Ten tips for a great animation
- 28 January 2013
- From the section World
This year the BBC is looking into the future, to find out what it holds for health, education, transport and even love. The season is called "What If?" and we asked you to send us your visions of the future. Hundreds of you did, the competition is now closed and we will be announcing the winners on March 25th.
To get you started, we asked South Korea's award-winning animator Choi Jong-il for his top tips.
Choi Jong-il is most famous for creating Pororo, a character who has become one of the nation's most popular cultural exports.
In South Korea the little penguin is so powerful he is called President Pororo and has his own theme park.
Here are Choi's top tips for creating a brilliant animation
•Gather as much information as you can
When you're trying to imagine what the future will look like find all the information you can from sources such as books, magazines, films and documentaries.
•Make your content different
There's no shortage of material about the future. It's better to make your content different from everything else, rather than making new content on the same theme.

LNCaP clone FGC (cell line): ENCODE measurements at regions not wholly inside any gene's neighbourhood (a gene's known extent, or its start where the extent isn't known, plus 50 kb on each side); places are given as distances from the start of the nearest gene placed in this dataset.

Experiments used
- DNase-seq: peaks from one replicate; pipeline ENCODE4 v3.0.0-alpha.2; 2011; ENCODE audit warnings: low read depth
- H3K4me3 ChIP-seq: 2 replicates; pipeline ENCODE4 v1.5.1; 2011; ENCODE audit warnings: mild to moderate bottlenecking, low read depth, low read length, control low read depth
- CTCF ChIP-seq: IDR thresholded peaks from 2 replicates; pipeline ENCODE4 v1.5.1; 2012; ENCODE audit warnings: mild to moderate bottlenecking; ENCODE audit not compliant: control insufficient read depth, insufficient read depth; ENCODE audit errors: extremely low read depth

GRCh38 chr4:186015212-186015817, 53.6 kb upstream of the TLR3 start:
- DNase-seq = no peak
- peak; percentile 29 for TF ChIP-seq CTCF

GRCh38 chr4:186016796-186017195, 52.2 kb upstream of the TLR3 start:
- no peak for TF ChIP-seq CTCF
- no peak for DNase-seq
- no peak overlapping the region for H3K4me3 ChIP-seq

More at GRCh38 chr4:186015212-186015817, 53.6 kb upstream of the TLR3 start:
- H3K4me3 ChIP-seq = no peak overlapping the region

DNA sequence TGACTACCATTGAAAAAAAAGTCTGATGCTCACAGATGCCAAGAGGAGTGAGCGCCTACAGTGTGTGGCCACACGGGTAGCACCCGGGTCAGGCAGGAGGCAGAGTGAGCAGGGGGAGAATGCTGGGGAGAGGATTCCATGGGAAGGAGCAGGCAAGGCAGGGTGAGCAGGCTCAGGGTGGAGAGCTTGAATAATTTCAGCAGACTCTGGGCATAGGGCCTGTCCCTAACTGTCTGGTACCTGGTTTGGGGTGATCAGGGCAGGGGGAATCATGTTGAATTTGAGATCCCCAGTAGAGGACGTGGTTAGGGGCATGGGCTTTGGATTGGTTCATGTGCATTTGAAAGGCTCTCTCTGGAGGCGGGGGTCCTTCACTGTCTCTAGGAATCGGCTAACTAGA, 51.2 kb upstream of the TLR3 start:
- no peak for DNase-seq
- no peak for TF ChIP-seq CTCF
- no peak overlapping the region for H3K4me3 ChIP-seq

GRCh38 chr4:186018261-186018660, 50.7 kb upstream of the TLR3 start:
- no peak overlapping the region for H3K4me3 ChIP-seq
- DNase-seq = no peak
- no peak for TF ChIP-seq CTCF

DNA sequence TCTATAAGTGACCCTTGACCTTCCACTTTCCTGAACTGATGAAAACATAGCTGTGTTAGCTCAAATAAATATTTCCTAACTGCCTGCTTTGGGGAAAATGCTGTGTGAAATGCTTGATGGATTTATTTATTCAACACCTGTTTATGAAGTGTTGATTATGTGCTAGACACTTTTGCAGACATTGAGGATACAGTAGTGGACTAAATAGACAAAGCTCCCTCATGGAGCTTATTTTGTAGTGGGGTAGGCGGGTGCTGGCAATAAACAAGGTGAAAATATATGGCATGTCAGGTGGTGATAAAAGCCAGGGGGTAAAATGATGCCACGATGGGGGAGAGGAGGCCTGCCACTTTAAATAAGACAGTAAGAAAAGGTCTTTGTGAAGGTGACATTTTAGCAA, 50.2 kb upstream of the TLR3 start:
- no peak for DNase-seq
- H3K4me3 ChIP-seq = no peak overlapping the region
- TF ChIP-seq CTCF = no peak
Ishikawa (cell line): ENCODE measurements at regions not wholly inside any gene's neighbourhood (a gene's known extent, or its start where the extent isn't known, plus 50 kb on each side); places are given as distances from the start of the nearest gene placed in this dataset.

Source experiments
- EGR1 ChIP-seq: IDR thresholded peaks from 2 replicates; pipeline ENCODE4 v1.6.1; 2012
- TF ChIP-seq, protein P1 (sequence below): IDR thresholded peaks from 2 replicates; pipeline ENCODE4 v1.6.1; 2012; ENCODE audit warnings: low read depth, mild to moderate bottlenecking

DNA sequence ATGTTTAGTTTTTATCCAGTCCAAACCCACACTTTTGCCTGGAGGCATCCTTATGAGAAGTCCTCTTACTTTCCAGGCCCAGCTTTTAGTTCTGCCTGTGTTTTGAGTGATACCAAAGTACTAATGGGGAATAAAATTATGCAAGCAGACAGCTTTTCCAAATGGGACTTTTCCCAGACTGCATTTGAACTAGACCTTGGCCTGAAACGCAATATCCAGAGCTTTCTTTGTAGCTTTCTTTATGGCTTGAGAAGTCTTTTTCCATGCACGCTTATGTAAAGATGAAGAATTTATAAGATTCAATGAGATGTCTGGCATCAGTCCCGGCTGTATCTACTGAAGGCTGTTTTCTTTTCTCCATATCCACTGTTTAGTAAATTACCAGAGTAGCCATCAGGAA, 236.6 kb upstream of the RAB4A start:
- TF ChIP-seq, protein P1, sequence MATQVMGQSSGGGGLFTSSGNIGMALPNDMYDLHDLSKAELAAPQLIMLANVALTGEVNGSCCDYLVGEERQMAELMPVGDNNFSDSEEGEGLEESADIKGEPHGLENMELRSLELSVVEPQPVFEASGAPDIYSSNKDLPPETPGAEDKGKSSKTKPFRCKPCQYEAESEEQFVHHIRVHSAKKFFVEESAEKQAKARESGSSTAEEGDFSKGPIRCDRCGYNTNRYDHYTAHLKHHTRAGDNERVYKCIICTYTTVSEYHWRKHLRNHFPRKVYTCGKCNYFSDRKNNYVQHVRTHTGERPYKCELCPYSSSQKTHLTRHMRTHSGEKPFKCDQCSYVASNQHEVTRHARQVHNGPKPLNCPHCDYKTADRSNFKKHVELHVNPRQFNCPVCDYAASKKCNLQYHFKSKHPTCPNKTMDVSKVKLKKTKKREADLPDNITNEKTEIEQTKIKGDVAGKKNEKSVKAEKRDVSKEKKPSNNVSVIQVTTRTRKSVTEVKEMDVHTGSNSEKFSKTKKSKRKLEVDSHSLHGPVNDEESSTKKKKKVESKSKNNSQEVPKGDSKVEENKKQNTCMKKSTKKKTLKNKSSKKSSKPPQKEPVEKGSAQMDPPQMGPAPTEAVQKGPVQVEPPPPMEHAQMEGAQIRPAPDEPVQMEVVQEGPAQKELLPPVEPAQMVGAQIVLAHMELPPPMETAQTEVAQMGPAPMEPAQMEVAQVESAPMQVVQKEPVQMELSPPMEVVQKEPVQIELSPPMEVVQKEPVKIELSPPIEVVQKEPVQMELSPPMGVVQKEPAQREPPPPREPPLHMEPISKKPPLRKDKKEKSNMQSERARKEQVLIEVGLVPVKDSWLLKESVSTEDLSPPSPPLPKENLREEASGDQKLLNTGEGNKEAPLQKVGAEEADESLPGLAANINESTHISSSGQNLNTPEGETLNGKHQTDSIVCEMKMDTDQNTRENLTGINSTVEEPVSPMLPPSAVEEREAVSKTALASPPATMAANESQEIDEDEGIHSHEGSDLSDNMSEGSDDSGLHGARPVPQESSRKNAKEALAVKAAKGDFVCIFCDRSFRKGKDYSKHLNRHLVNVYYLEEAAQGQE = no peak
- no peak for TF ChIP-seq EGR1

•Make a story, not a description
If what you make is just about the future and there's no story to it, that's a documentary not an animation. A story is a crucial element that can make your animation more original.
•Make it punchy
However well-developed your story is it will go to waste if it can't be told in the 50-second running time. It is best to limit your story to about 20 cuts.
•Engage your audience
A story should be something that people can easily identify with; if your story is hard to understand, people will not be able to engage with it.
•Make it for children
Animation itself isn't just for children, but it's a medium they're more familiar with so it's important to make a film that can be understood by both children and adults.
•Make use of your characters
It can be a person, an animal or even a robot that you use to lead your story. The characters will act as a guide for the audience, leading them into the story and giving them a clearer understanding and greater emotional involvement with what is going on.
•Stay one step ahead of what the audience expects
Your animation will appeal to the audience better if it draws them into an unexpected story with a twist that no-one could have predicted.
It's not so easy to touch the audience but we can make them laugh. Humour will give your audience a positive impression.
Sound effects and a musical score can play an important role. Good sound effects can work harmoniously with the visuals, but be careful; using sound effects badly can create unwanted results - and for this competition any music must be your own creation.